I’m not going to lie, the first month of my elimination diet wasn’t as easy as I thought it would be. While the list of foods I can’t eat isn’t exceptionally long, it has been a bit of a puzzle trying to figure out what to eat every day. The first two weeks in particular, were a big learning curve.
If you’ve read my “Nutrition Journal: What is an Elimination Diet? + Why I’m Committing to One” post then you know that the list of foods I’m sensitive too isn’t too daunting (at least that what I thought when I first saw it), but upon closer inspection and emersion into the diet, I realized that this combo of foods was going to be far more challenging to eliminate than I expected.
For starters, I LOVE potatoes and corn. When I saw that these two veggies were labelled as high-sensitivity on my food sensitivity test results, I had a little moment of panic, but then I gathered my self together and focused on all the great fruits and veggies I can eat. The only problem is, corn and potato are in a lot of really great dishes, and ones I make on a regular basis (potato and corn soups, homemade fries, enchiladas, roasted potatoes… the list goes on), and they’re often included in dishes that are offered at restaurants. They also tend to be lingering in many pre-made and packaged foods (ex. corn starch, potato starch, corn meal etc.)
The elimination of these two veggies has also affected my snack game. I’m a sucker for chips and dip, and am always whipping up my own mini-sized dips (artichoke, guac, salsa) to go along with organic sea salt tortilla chips (aka. corn chips). These tasty snacks are my serious go-to when I’m super hangery after work or a day of running errands. I also love my evening organic popcorn topped with nutritional yeast, both of which are also off limits (NOOOO not the nooch!).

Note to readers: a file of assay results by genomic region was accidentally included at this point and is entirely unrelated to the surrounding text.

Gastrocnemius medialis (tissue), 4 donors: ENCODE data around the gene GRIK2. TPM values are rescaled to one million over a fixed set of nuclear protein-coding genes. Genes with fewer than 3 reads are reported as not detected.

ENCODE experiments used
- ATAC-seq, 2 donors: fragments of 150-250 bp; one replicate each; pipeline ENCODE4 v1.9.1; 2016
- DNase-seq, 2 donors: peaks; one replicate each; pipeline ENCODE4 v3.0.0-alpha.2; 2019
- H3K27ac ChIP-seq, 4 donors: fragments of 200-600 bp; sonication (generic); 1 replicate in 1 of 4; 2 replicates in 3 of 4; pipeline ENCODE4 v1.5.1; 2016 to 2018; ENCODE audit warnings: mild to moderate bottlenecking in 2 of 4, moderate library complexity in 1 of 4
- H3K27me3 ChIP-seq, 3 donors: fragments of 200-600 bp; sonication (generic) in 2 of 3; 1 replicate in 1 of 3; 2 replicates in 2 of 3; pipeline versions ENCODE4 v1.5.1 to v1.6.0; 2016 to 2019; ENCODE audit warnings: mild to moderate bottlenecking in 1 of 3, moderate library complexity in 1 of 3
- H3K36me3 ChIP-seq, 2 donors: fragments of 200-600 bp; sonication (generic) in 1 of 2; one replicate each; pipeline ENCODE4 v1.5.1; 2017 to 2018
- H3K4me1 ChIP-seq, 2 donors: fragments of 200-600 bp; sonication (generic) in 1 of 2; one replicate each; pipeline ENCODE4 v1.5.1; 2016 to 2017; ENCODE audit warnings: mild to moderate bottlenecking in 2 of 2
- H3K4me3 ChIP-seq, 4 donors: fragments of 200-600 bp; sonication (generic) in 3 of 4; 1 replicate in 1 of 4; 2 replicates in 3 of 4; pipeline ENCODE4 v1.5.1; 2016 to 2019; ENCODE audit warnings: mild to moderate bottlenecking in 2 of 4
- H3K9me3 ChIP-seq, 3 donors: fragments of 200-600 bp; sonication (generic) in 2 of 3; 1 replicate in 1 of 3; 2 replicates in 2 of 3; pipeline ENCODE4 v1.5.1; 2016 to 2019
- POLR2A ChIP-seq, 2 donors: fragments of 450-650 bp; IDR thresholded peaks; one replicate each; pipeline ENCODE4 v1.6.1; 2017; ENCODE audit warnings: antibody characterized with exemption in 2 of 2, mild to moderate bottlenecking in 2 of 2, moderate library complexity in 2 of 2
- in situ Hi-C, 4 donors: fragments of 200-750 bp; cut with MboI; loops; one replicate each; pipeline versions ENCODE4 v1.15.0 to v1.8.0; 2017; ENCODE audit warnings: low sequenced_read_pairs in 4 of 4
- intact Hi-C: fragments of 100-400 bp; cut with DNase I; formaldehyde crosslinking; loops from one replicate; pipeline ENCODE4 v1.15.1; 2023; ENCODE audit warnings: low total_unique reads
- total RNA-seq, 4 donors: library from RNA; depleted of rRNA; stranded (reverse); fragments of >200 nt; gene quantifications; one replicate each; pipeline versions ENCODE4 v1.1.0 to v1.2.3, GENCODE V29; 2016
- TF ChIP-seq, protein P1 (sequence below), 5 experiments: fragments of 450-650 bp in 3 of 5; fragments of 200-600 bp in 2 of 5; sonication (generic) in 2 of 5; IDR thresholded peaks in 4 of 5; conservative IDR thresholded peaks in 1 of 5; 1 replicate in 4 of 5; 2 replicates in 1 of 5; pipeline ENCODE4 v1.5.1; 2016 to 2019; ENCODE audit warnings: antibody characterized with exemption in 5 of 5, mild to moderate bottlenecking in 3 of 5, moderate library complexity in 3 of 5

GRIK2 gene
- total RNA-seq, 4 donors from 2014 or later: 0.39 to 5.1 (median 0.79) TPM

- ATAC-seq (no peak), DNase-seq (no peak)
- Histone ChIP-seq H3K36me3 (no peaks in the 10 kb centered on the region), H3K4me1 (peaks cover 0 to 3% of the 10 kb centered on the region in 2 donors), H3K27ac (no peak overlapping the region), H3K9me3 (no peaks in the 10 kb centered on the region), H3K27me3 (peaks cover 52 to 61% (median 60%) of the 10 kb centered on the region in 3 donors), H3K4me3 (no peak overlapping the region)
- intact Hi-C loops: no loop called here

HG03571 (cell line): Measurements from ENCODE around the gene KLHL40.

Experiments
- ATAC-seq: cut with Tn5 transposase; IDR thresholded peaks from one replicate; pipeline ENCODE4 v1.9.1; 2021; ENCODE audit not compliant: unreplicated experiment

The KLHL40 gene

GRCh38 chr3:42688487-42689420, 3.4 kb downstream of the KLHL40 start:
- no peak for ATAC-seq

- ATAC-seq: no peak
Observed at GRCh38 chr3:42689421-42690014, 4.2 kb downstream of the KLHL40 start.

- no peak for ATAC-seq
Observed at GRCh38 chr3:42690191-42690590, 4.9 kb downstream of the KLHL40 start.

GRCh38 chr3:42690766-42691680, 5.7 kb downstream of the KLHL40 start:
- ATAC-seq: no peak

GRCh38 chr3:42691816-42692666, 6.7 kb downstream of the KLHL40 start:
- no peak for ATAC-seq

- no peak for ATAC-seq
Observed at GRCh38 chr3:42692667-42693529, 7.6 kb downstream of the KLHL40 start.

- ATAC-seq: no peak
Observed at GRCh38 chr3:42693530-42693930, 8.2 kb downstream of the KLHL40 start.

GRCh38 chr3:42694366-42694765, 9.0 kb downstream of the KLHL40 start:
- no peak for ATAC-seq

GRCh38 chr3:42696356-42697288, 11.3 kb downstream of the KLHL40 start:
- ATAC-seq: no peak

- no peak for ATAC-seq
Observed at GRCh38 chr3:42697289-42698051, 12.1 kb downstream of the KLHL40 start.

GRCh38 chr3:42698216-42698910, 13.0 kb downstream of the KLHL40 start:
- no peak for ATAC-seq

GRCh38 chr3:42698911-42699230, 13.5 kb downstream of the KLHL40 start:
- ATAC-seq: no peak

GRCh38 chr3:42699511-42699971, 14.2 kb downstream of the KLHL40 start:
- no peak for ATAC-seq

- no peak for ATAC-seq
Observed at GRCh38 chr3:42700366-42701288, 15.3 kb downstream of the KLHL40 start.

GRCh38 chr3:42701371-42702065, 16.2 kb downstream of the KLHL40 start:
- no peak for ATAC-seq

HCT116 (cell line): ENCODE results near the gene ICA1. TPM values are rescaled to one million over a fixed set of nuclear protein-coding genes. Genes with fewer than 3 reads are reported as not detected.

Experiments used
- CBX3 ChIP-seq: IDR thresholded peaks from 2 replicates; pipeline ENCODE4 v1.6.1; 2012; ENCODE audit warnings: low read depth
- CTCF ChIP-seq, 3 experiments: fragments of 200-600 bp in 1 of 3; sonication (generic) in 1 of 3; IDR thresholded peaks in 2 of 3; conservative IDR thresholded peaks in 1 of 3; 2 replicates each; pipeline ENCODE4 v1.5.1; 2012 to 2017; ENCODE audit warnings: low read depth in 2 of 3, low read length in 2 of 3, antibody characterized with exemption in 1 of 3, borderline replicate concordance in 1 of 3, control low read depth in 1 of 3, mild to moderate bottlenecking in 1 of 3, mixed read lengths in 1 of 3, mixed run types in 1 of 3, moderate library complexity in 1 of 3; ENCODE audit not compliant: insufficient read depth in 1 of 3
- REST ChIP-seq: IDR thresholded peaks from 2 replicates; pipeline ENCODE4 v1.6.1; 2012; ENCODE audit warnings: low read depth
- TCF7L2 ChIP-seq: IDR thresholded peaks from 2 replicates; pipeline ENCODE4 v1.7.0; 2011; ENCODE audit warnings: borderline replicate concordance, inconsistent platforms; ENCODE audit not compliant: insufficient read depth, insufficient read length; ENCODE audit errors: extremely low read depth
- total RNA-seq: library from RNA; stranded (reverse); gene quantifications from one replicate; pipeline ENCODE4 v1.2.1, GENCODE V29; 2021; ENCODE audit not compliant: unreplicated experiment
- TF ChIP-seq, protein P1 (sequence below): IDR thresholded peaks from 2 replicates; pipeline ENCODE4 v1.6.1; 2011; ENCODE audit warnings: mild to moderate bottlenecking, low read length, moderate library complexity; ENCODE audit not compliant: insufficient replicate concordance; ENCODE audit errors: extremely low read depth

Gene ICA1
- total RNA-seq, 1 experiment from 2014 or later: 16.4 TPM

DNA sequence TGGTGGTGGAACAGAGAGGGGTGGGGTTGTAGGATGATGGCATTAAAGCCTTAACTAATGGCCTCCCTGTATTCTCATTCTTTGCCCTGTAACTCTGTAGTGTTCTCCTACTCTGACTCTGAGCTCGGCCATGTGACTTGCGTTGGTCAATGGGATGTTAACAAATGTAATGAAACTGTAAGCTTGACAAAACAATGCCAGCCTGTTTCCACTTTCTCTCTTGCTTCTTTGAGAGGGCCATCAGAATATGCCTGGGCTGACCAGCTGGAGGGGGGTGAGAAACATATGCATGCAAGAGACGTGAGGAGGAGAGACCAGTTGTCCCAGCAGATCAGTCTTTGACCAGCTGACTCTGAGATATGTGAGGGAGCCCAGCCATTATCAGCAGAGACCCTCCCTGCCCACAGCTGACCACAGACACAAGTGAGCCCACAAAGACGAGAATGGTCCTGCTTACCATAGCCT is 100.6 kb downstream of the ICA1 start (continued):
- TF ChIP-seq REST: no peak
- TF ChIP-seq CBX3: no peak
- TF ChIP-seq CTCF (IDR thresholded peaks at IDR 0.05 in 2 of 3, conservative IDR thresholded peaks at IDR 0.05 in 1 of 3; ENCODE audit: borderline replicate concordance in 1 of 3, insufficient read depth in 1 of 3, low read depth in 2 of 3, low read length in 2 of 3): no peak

After mourning the loss of potato and corn, I began to realize that my initial intention of going gluten-free (wheat and barley are off limits) wasn’t going to be as easy as I thought either. Many gluten-free products use corn, potato, or rice (another sensitivity) as substitutes in the form of flours, starches and/or meals. Add a sensitivity to eggs into the mix and it makes cooking and finding staples like bread, baked goods, and pasta a bit tricky. Not to mention, many ethnic dishes, most pre-made foods, and almost all traditional breakfast dishes are now off the menu. Needless to say, I’ve become an intense label reader over the past month, because almost everything that I don’t make myself contains at least one of these ingredients.
At first, I was pretty excited that I could eat gluten-containing ancient grains that are less processed, like Durham, spelt, oat and rye. Unfortunately, it’s quite hard to find products that contain ONLY these grains and are not combined with other flours like wheat, rice, corn or almond (almond is also on the no, no list). I really had no idea it would be so tricky! Fortunately, I live in a kick-ass town where healthy food is a top priority. I was able to find whole spelt bread from one of the amazing bakeries in town (a big shout out to The Kootenay Bakery Café on this one!), they even have 100% spelt flour pizza crusts, which made my day… or should I say my next three months, haha.
It’s also been an adventure trying out new kinds of non-dairy milk. I’m an almond milk girl, so finding out I’m sensitive to almonds forced me to be more adventurous. I’m not a huge fan of soy milk so I’ve opted to try cashew, coconut, oat, hazelnut and hemp milk. Oat and hemp milk work great for cooking and baking as they have a light clean taste that won’t overpower your dish. Coconut, cashew and hazelnut have been super tasty in my morning latté and I usually pair coconut milk with matcha tea, and cashew or hazelnut milk with cacao/mocha based drinks.
In terms of health, I’ve felt much lighter overall and have had waaay less brain fog (yay!). I’ve also had minimal to no digestive issues, and my monthly migraine was much less intense than usual. This months migraine seemed to take a bit longer to come on, but once it did, the headache part was somewhat manageable. I still had aura, light and sound sensitivity, but the overall experience was much less debilitating — which I’m counting as a win! I’m optimistic that in the months ahead they’ll become less and less problematic.